It is illegal to advertise prescription medications in Hedland except directly to physicians, either by mail or in medical journals. A proposed law would allow general advertising of prescription medications. Opponents object that the general population lacks the specialized knowledge to evaluate such advertisements and might ask their physicians for inappropriate medications. But since physicians have the final say as to whether to prescribe a medication for a patient, inappropriate prescriptions would not become more common.

Which of the following would it be most useful to establish in order to evaluate the argument?

Conclusion: Advertising prescription drugs to patients won't cause inappropriate prescriptions to be written because physicians decide whether to prescribe the medication.

Assumption: The argument assumes that there is no link between what patients want and what doctors prescribe.

To evaluate the argument, we need an answer choice that strengthens or weakens the link between what patients want and what doctors prescribe.
Which answer choice will help us to determine whether doctors will write inappropriate prescriptions?

(A) Whether advertising for prescription medications might alert patients to the existence of effective treatments for minor ailments that they had previously thought to be untreatable. Doesn't connect what patients want to what doctors prescribe. Doesn't help us to determine whether doctors will prescribe inappropriate medications.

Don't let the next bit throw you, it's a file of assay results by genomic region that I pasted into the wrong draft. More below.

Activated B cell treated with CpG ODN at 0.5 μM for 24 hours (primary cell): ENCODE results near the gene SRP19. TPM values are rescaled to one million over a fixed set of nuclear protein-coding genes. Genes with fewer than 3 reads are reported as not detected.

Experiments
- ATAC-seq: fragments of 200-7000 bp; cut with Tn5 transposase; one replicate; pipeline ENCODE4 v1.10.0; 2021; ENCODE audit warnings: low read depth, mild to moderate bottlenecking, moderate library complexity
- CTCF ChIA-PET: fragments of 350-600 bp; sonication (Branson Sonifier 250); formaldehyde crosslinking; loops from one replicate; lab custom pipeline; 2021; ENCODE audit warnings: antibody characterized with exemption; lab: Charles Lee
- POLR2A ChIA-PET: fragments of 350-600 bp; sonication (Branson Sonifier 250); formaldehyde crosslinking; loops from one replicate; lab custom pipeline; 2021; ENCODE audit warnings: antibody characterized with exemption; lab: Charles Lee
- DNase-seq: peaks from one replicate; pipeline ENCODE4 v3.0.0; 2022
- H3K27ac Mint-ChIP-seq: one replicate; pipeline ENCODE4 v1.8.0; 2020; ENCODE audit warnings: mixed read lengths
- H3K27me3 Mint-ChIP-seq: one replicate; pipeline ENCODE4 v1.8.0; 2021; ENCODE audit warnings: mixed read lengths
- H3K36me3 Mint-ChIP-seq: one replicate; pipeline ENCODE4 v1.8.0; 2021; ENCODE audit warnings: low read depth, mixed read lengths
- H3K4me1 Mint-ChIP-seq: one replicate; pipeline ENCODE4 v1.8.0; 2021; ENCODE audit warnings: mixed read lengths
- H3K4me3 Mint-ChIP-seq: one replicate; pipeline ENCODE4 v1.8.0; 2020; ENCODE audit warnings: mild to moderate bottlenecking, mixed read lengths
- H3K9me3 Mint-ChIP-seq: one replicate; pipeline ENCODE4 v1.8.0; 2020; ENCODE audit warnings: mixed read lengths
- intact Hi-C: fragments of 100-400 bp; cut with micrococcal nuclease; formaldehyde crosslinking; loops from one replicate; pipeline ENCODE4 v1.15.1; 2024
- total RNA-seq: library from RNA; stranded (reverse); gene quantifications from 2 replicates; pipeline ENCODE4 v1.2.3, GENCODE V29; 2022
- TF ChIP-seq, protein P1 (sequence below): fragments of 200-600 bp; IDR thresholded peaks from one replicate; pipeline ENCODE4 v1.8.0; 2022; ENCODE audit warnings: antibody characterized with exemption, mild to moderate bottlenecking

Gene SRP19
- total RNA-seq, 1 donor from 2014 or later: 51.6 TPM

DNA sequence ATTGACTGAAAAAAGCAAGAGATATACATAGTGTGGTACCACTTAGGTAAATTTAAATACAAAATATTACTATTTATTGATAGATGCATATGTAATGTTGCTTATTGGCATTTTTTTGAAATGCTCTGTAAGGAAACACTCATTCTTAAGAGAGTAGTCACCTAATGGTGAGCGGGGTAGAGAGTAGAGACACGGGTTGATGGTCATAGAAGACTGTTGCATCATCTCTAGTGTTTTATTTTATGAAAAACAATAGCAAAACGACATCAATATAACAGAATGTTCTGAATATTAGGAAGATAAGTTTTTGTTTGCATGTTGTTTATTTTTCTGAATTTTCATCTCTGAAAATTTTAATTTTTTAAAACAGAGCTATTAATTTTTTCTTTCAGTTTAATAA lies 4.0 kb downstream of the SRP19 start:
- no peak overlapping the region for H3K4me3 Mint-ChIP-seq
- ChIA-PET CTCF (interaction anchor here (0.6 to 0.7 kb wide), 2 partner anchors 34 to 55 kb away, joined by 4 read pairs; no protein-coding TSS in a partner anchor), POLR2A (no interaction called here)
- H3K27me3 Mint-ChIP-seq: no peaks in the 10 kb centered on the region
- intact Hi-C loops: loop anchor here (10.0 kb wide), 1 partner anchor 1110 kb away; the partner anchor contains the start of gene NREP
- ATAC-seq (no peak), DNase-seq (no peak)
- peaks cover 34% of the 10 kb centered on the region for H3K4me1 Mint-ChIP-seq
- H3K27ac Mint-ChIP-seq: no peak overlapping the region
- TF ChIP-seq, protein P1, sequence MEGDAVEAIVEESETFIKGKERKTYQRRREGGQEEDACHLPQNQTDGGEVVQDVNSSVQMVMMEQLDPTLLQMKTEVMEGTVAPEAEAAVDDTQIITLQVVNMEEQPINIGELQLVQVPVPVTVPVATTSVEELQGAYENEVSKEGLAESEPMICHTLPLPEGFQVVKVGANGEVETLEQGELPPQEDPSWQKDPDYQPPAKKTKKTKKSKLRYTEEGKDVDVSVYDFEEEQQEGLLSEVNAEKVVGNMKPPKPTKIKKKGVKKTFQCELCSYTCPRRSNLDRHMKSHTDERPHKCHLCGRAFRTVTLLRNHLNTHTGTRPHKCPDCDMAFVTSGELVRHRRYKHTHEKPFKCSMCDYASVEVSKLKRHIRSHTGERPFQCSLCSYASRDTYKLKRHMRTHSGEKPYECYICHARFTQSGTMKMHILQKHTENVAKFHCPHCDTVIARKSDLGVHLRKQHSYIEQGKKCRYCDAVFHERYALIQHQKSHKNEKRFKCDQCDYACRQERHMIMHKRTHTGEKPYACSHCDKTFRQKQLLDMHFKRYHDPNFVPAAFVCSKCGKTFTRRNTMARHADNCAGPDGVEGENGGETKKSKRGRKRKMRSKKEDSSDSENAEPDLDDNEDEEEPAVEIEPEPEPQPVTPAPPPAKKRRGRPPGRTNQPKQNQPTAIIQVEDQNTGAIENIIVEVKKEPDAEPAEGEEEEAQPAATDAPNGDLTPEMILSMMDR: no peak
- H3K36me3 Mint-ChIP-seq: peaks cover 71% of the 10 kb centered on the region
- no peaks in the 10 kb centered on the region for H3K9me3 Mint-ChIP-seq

(B) Whether some people might go to a physician for no reason other than to ask for a particular medication they have seen advertised This answer tells us that patients might go to the doctor in order to get an advertised medication, but it doesn't help us to determine whether doctors actually will prescribe the medication.

(C) Whether the proposed law requires prescription-medication advertisements directed to the general public to provide the same information as do advertisements directed to physicians. Doesn't help us determine whether doctors will write inappropriate prescriptions.

(D) Whether advertisements for prescription medications are currently an important source of information about newly available medications for physicians. Doesn't connect what patients want to what doctors prescribe. Doesn't help us to determine whether doctors will prescribe inappropriate medications.

(E) Whether physicians would give in to a patient's demand for a prescription medication chosen by the patient when the one originally prescribed by the physician fails to perform as desired. This answer connects what patients want to what doctors prescribe. If doctors prescribe a medication simply because their patients demand it, then advertising drugs to patients might cause inappropriate prescriptions to be written.

The correct answer is E.
Dear Mitch, I need your help.

I do not branstorm the assumption like your assumption. Instead, I brainstorm assumption that physicians are alway good.

Did you brainstorm your assumption before going to answer choices? How do you brainstorm the right assumption? Please, write down the steps of your thoughts. Thank you very much.

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CR says : Physicians have final Say:
What happens if Physicians prescription fails?

(E) is that

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only answer choice E provides a reason to evaluat the argument.
As argument asumes that the physicians will always have the final say regarding the prescription even if the patients first found them out in public advertisement.